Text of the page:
NEW YORK, N.Y. — The best thing young players can do for their basketball careers is participate in other sports.
Those were among the guidelines announced Monday by the National Basketball Association (NBA) and USA Basketball to begin Jr. NBA Week. The Jr. NBA is the league’s youth basketball program for boys and girls ages 6 to 14. The recommendations come from panels of medical experts, former players, and coaches and administrators throughout basketball.
They found that the most successful athletes played multiple sports at a young age and didn’t focus on a specific one until late adolescence.
“The idea of sampling and participating in other sports does not mean you’re getting behind,” said Dr. John DiFiori. He is the NBA director of sports medicine and the University of California Los Angeles basketball team physician. “They actually provide a strong foundation for success in your sport.”
Focusing On One Sport Has Drawbacks For Youths
LeBron James, perhaps the NBA’s best player, played football through his junior year of high school. But those who focus on basketball too soon face some risks that can last well beyond their teen years.
“There’s a concern that single sport specialization may contribute to injuries and may also contribute to basically loss of interest in the sport from sort of the repetition of incessant participation in one activity,” DiFiori said. He added that some young athletes develop overuse injuries specific to a certain sport. These include shoulder problems from swimming or stress fractures from running.
NBA Commissioner Adam Silver has made player health one of his biggest concerns and is working to create a schedule that allows more time for rest and recovery. The league went further earlier this year by looking into youth sports.
Guidelines Created To Benefit Young Athletes
The NBA put together groups of experts to look at health and wellness, playing standards, and curriculum and instruction. They came up with guidelines that stressed the importance of time away from the court. Their recommendations include amount of practice and game time, and even amount of sleep.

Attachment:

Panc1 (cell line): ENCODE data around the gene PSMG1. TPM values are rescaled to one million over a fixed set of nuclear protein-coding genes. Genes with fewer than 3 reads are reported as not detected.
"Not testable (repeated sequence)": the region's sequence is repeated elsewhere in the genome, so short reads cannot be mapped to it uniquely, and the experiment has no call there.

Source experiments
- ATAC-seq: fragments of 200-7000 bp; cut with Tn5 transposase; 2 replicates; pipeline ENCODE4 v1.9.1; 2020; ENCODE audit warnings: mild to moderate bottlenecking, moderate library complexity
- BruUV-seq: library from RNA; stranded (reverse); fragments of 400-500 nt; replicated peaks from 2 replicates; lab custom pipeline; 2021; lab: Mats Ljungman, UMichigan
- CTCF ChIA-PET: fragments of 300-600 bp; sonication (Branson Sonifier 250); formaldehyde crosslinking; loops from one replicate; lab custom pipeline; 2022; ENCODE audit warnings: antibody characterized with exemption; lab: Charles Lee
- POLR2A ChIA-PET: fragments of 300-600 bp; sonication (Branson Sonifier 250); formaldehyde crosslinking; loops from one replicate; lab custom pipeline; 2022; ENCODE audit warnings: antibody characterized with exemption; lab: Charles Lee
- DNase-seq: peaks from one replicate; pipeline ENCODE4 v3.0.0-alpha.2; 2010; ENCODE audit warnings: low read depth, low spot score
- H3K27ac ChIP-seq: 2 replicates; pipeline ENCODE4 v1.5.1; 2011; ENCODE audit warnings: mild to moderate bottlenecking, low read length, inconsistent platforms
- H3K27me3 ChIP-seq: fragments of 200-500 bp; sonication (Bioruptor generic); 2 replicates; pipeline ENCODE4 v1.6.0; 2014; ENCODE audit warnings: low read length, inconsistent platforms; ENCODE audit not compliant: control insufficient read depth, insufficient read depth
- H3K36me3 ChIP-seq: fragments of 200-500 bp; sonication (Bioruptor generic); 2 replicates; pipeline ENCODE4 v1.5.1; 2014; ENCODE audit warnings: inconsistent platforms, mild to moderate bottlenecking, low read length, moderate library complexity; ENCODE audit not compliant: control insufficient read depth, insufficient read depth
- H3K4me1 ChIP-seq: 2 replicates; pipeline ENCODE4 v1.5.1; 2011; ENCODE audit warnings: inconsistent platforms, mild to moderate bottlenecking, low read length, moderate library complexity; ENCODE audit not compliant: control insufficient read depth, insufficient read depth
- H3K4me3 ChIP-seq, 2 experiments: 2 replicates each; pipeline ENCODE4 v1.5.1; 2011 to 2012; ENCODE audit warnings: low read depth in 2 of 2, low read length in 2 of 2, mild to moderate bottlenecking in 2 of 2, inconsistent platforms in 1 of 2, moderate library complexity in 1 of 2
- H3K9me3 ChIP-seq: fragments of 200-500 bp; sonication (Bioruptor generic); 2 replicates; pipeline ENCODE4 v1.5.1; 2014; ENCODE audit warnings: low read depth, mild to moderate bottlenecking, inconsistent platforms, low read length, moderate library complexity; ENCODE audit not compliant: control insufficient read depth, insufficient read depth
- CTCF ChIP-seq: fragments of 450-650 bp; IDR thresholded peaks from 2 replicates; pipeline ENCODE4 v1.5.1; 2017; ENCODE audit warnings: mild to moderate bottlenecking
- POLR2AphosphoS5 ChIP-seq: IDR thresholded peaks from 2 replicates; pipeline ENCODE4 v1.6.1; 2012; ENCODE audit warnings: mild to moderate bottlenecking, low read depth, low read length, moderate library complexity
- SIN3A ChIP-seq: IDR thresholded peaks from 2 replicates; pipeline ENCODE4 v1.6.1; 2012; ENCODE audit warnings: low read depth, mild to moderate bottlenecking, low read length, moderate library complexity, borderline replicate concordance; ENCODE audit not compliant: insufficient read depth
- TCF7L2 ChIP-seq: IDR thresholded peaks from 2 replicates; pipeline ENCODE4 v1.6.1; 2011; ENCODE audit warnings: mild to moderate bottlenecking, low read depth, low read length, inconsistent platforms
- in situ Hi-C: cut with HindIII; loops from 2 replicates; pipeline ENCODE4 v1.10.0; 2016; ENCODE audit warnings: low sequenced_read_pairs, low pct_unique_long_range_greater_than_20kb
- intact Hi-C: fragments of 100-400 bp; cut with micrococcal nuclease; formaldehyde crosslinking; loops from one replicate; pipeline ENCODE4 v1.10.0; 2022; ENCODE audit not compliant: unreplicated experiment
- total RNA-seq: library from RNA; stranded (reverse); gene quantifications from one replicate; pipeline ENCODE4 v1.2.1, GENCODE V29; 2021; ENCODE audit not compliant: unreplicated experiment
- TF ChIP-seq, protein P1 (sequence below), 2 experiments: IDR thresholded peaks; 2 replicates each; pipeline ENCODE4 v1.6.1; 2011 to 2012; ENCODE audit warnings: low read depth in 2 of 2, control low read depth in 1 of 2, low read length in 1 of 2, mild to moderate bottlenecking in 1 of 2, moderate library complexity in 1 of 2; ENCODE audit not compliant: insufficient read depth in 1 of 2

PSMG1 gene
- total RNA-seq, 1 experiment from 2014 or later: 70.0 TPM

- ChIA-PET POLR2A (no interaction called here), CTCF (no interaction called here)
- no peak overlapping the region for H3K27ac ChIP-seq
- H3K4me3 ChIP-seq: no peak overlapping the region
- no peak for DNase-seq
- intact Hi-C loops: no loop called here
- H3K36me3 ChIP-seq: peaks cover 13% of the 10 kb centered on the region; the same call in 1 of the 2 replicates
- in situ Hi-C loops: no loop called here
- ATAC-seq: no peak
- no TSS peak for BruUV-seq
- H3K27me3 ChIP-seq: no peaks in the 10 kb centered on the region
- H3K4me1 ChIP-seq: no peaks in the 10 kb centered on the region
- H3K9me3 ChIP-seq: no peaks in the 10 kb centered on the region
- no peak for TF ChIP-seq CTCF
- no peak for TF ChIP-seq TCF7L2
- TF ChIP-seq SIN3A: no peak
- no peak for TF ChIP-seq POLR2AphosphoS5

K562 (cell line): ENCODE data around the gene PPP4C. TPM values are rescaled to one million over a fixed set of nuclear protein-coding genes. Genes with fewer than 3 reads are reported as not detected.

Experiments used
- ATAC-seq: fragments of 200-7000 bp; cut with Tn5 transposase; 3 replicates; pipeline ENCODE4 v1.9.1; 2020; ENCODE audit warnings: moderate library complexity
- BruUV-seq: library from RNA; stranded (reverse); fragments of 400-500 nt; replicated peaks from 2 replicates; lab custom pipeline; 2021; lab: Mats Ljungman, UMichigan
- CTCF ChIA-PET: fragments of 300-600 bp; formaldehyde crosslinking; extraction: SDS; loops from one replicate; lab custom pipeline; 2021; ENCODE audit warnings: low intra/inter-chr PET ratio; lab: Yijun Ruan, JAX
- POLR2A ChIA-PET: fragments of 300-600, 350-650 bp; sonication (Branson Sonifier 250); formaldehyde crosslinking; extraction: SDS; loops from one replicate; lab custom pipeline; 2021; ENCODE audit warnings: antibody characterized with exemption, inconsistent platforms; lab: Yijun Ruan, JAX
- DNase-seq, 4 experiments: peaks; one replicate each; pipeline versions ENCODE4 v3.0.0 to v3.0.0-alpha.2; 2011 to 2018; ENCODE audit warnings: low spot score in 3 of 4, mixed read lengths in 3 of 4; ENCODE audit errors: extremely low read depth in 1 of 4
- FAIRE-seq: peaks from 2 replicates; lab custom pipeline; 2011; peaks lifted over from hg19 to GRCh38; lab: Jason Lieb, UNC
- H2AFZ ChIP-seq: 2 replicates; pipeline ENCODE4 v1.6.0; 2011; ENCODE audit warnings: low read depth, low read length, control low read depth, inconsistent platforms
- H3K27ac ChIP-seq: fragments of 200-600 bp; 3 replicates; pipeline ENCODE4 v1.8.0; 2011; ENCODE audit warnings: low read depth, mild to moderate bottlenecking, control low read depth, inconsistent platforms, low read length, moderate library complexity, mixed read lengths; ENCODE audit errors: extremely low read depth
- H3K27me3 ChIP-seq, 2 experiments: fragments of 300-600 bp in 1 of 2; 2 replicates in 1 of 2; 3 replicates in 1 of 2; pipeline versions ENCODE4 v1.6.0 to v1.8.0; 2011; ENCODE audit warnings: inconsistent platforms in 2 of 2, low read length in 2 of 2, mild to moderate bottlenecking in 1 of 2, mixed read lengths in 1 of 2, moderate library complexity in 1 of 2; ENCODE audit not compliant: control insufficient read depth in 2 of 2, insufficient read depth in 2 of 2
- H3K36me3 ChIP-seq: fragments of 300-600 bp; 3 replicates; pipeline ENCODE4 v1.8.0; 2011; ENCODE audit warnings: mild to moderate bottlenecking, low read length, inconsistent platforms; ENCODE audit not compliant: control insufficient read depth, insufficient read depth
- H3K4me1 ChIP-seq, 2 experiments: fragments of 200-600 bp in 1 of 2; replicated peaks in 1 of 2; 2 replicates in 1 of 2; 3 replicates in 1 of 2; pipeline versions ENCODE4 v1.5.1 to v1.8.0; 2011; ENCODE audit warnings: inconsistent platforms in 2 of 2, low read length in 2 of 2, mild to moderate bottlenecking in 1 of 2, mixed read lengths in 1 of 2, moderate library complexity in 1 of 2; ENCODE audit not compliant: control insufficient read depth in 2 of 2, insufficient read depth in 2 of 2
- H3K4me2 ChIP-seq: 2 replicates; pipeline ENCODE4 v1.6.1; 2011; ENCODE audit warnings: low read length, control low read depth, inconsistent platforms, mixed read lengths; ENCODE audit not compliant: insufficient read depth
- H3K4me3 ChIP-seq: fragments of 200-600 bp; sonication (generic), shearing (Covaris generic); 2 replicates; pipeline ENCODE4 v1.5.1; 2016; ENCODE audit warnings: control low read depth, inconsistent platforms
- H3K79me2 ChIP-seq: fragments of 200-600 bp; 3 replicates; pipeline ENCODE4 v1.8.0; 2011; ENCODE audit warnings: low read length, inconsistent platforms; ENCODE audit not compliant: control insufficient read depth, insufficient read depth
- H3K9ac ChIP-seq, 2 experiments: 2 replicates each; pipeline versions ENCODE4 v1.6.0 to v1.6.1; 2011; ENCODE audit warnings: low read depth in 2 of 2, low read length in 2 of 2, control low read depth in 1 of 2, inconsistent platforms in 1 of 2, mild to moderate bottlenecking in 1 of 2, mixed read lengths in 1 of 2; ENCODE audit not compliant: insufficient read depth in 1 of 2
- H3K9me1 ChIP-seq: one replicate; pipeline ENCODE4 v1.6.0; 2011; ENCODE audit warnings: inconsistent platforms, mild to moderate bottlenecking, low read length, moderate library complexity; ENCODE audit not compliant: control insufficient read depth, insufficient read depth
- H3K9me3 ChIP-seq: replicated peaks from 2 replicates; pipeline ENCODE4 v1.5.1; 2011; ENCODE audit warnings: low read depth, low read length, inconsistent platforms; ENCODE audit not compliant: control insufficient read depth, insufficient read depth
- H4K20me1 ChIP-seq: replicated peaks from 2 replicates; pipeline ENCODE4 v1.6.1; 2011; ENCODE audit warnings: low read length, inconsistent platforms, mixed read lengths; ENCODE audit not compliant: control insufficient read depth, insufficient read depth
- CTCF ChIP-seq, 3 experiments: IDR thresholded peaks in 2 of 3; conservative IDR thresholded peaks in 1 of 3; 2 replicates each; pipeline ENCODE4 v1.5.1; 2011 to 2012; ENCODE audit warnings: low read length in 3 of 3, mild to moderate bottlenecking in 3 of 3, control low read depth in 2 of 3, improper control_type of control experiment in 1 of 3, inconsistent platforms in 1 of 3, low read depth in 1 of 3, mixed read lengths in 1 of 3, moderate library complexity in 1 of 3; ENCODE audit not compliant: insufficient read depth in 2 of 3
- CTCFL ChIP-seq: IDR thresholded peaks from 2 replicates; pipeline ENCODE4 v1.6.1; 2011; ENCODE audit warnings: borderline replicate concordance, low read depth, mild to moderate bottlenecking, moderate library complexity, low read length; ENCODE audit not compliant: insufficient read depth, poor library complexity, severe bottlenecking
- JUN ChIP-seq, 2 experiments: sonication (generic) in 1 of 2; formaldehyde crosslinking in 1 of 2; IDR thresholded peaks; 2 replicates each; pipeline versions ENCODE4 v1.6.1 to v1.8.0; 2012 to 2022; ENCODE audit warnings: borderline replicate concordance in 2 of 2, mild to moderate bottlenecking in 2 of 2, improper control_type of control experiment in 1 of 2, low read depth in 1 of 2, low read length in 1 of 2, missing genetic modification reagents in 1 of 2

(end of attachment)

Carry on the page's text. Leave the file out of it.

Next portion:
“I think sometimes parents and coaches can forget that there are only so many hours in the day and that when you have someone who’s going to high school and they’re at school from 8 o’clock to 2 o’clock, or to 3 o’clock and then they’re at practice for a couple of hours,” DiFiori said. “They need time to study, they need time to eat, they need time to commute back and forth to school and practices, they need time to sleep.”
He added that kids also need time to recover. “It’s important that people actually look at that and realize that you can’t pack everything into one day and still necessarily have a healthy situation.”
Limiting “High-Density Competition”
The guidelines suggest limiting “high-density competition,” such as tournaments that feature multiple games in a short period of time.
DiFiori noted the guidelines apply only to organized competition, saying that individual practice time or pickup games are fine. The guidelines have been endorsed by numerous youth organizations, sports apparel companies and supported by the National Collegiate Athletic Association.
“We’re sending a message to families, young athletes, coaches about rethinking how we do things at the youth level,” he said.